a blended approach of BCP and DRP into a single mission: Keeping the organization running after a disaster
Business Continuity Planning (BCP)
Project team has to make and understand some basic definitions and assumptions

– Senior Management Support
– Senior Management Involvement
– Project team membership

Business Continuity Planning (BCP)
this project typically has four components

– Scope
– Determination
– The Business Continuity Plan
– Implementation

Scope Creep
what happens when a project’s scope grows beyond the original intent
Business Impact Assessment (BIA)
describes the impact that a disaster is expected to have on business operations
Quantitative impact
generally financial, such as loss of revenue or output production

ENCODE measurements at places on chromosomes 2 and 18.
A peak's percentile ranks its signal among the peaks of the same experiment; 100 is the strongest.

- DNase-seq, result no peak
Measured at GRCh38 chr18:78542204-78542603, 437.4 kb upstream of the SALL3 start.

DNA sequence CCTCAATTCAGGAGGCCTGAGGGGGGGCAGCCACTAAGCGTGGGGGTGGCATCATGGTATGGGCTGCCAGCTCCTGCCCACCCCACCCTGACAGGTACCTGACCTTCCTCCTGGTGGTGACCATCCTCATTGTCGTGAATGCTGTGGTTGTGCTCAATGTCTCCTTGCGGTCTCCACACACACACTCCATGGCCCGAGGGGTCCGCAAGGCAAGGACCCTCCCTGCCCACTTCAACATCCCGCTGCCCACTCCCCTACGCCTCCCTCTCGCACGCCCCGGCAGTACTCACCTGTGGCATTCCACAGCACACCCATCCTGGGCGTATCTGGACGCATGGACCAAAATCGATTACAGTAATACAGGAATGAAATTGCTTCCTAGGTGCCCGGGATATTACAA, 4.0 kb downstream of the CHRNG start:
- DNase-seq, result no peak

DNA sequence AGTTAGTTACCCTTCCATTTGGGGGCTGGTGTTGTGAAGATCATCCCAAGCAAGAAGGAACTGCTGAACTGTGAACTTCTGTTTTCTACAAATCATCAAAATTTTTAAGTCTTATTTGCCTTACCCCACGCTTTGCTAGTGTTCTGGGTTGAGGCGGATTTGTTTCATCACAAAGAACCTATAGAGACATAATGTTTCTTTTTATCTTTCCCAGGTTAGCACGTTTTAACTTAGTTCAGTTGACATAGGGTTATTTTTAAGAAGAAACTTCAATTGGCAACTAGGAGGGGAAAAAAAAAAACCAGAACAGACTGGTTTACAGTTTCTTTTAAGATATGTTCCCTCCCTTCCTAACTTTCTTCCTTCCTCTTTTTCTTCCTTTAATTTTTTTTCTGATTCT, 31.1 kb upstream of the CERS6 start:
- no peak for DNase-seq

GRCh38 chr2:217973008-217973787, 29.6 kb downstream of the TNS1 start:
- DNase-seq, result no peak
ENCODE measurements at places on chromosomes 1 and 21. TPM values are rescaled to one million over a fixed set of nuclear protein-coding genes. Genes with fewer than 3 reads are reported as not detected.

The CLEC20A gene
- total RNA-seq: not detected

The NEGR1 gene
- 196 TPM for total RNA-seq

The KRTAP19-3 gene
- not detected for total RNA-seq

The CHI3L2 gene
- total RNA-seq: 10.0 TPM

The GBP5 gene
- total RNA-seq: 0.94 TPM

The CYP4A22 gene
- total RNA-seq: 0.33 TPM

Qualitative impact
has to do with the delivery of goods and/or services
Business Impact Assessment (BIA)
needs to perform the following tasks well:

– Perform a Vulnerability Assessment
– Carry out Criticality Assessment
– Determine the Maximum Tolerable Downtime
– Establish recovery targets
– Determine resource requirements

Vulnerability Assessment
helps get a handle on obvious and not-so-obvious weaknesses in business critical systems.
Vulnerability Assessment
used to determine the impact – both quantitative and qualitative – of the loss of critical business function
Quantitative Losses

– Loss of revenue
– Loss of operating capital
– Loss because of personal liabilities
– Increase in expenses
– Penalties because of violations of business contracts
– Violations of laws and regulations

Qualitative Losses

– Service quality
– Competitive advantages
– Customer satisfactions
– Market share
– Prestige and reputation

Critical Support Areas
business functions that, if lost, would cause irreparable harm to the business by jeopardizing critical business processes or the lives and safety of personnel